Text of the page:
Hox Genes and the Evolution of Vertebrate Axial Morphology Experiment (1995)
In 1995, researchers Ann Burke, Craig Nelson, Bruce Morgan, and Cliff Tabin in the US studied the genes that regulate the construction of vertebra in developing chick and mouse embryos, they showed similar patterns of gene regulation across both species, and they concluded that those patterns were inherited from an ancestor common to all vertebrate animals. The group analyzed the head-to-tail (anterior-posterior) axial development of vertebrates, as the anterior-posterior axis showed variation between species over the course of evolutionary time. Along those axes, they showed where Hox genes produced RNAs. Hox genes have the homeobox, a portion of DNA contributes to the generation of the body plans of animals, plants, and fungi. In the 1995 study, the researchers compared the expression patterns of Hox genes across the chick and mouse embryos, showing where the patterns were similar and where they differed. Based on those comparisons, they argued that Hox genes were present in the ancestors of tetrapods and fishes, and that Hox genes function in the segmentation of the anterior-posterior vertebrate axis in both chick and mouse embryos.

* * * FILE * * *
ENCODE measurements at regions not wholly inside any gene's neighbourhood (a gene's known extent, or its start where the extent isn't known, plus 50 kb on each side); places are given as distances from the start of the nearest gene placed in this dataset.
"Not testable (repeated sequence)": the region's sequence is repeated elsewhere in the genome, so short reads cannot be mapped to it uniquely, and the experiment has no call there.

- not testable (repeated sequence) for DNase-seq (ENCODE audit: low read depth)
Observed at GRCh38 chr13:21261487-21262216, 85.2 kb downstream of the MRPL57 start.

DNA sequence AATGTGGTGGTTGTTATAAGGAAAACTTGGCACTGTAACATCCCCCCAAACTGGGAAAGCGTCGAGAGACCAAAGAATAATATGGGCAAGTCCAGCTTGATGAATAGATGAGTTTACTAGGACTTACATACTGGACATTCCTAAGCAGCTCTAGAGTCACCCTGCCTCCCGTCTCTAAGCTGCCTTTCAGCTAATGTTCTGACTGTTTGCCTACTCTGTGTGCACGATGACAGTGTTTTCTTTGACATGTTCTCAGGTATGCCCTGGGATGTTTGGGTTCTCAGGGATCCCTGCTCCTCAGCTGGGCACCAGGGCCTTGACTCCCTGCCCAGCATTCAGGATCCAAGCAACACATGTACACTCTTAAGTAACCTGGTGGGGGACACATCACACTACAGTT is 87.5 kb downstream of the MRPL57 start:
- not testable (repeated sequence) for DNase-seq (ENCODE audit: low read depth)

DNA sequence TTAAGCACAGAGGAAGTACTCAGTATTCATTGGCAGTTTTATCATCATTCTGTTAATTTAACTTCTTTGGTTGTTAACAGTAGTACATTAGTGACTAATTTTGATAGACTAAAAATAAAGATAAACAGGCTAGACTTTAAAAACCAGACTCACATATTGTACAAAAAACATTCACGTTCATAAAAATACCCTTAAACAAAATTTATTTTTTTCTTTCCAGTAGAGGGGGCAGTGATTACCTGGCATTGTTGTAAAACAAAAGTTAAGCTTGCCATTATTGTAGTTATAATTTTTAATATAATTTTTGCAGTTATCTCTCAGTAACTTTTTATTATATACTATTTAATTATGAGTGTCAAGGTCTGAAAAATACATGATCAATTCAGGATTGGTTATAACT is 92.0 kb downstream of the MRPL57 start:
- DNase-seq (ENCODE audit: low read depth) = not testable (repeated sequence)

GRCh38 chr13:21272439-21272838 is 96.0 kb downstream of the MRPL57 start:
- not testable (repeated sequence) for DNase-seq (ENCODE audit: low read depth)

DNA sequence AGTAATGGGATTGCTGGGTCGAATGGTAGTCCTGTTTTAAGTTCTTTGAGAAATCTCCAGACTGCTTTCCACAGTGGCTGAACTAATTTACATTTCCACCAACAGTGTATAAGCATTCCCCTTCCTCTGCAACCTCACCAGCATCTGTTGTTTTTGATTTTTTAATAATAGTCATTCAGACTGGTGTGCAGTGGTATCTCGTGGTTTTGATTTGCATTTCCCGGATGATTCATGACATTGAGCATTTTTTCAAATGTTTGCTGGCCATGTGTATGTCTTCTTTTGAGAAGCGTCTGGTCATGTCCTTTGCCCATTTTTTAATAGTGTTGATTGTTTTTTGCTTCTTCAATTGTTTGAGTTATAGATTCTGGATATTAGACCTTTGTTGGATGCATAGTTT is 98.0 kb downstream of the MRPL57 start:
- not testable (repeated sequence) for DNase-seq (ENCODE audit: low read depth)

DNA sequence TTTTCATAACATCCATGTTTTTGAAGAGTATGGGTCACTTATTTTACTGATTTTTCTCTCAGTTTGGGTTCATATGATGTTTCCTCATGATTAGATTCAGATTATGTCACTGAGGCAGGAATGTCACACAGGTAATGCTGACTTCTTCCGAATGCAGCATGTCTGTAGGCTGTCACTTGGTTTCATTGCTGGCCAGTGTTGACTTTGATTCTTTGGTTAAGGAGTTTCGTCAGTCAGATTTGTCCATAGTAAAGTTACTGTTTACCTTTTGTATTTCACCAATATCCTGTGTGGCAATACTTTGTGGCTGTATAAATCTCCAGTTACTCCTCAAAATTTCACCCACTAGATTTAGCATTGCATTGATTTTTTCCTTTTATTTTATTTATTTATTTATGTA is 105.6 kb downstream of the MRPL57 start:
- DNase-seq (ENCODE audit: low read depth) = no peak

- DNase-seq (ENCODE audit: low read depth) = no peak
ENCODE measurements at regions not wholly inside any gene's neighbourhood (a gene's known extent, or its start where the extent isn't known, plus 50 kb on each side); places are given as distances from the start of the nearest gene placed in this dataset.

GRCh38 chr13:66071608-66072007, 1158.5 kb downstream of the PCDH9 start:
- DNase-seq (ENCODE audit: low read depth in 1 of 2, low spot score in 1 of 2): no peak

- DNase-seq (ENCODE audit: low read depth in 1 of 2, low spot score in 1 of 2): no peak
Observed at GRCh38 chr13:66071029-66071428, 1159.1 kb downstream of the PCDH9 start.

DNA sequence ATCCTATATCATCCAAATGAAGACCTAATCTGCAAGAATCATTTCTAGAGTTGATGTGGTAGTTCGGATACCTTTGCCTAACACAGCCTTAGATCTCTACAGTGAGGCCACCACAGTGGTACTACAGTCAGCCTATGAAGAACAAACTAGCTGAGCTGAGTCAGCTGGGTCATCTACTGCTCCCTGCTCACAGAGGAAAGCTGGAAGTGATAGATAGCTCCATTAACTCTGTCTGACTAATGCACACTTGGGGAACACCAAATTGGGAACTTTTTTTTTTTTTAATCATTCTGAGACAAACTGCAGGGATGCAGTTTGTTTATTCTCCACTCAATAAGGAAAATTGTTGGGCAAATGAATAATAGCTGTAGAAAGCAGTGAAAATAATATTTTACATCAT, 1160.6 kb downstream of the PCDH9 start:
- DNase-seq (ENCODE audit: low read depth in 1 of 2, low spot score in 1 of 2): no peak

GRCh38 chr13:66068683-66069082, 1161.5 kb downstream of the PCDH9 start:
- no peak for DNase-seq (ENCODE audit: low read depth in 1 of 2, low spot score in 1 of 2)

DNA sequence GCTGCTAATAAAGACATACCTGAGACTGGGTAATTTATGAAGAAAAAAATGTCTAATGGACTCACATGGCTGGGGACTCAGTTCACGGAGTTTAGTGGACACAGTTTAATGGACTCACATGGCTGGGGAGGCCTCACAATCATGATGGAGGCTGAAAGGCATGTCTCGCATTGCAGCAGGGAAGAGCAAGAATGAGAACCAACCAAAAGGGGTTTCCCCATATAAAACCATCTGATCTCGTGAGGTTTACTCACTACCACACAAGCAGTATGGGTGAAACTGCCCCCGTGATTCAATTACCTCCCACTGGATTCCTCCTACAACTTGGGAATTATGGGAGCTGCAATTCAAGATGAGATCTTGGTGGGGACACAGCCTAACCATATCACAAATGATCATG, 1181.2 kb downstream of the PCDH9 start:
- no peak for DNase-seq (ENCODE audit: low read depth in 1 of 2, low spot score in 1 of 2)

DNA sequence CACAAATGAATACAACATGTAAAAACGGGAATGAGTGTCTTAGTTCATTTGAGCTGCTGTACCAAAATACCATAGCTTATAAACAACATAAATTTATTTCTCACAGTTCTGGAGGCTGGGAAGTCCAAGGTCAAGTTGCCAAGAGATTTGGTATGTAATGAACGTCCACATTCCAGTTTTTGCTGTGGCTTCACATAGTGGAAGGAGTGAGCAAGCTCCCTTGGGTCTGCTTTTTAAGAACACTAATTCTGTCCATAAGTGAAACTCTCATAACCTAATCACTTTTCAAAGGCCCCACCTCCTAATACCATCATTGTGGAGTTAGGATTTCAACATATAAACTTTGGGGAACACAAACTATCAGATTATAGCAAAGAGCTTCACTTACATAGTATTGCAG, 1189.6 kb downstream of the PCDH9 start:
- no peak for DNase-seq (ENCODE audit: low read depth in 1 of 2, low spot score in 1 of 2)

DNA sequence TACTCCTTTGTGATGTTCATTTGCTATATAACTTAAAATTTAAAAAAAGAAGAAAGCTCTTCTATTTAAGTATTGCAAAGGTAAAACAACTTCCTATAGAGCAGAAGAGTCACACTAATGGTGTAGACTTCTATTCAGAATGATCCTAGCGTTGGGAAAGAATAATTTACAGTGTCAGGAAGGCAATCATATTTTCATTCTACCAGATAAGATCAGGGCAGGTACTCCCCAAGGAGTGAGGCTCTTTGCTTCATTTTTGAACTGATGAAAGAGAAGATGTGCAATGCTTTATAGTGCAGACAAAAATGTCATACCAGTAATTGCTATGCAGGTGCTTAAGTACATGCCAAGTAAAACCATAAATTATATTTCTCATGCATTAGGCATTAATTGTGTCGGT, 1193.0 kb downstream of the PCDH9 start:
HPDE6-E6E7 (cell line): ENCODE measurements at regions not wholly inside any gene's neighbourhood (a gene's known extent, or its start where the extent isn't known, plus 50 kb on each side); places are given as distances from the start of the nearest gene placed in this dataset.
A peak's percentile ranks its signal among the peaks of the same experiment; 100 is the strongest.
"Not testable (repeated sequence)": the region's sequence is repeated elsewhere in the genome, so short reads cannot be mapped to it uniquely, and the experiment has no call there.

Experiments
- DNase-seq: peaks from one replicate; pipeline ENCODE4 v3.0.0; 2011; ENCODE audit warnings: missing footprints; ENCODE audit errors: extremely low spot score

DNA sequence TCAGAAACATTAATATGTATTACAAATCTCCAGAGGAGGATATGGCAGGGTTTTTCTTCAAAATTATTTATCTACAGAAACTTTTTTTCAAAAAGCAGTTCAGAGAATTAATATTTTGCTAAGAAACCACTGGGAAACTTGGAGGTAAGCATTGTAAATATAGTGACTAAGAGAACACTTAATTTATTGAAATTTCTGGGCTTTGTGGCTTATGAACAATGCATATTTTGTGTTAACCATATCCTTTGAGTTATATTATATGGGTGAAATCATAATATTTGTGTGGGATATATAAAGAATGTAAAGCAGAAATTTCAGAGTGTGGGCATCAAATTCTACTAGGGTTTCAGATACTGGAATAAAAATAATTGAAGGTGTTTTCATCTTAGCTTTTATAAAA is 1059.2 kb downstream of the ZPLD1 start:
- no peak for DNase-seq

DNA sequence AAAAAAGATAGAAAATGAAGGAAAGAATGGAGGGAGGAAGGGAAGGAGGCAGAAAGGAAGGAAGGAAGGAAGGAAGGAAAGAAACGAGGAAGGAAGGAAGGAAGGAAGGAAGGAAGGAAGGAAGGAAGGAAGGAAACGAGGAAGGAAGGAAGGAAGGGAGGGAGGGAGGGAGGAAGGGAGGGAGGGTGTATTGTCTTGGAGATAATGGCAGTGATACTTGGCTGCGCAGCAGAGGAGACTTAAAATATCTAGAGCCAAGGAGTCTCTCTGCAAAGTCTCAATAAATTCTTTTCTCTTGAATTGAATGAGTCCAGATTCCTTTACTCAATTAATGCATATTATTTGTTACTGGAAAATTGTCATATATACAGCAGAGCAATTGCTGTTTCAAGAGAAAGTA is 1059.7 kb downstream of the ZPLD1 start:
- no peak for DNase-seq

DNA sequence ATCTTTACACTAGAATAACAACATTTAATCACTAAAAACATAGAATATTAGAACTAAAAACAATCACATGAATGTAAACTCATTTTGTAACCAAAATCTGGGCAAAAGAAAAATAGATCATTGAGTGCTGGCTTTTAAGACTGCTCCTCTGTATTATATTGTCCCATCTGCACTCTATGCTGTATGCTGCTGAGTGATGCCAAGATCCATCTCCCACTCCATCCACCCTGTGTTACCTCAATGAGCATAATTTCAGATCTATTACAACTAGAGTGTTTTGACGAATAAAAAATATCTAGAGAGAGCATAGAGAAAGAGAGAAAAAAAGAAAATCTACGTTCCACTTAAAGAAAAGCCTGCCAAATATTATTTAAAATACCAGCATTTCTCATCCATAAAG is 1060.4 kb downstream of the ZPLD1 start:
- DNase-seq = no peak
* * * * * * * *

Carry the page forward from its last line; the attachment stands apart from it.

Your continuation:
A team led by Walter Jakob Gehring observed the homeobox in a 1984 study at the University of Basel in Basel, Switzerland. While isolating the Antennapedia gene in Drosophila, Gehring noticed genetic sequences that were common (homologies) between the Antennapedia gene and a neighboring gene that controlled segmentation in the embryo. Scientists named the segment of homology between those genes the homeobox, and scientists later showed that the homeobox encoded for Hox genes that help specify body plans. Accumulating research showed that the homeobox exists among both vertebrates and invertebrates, and that it typically functions in anterior-posterior development. In 1990, Michael Kessel and colleagues proposed that Hox genes determine the morphology of individual vertebrae in mice. Due to the 1990 studies, Bruce, Burke, Nelson, and Tabin conducted further experiments in mouse and chick embryos to better understand the evolutionary homology and comparable development of Hox genes in the organisms that contain them.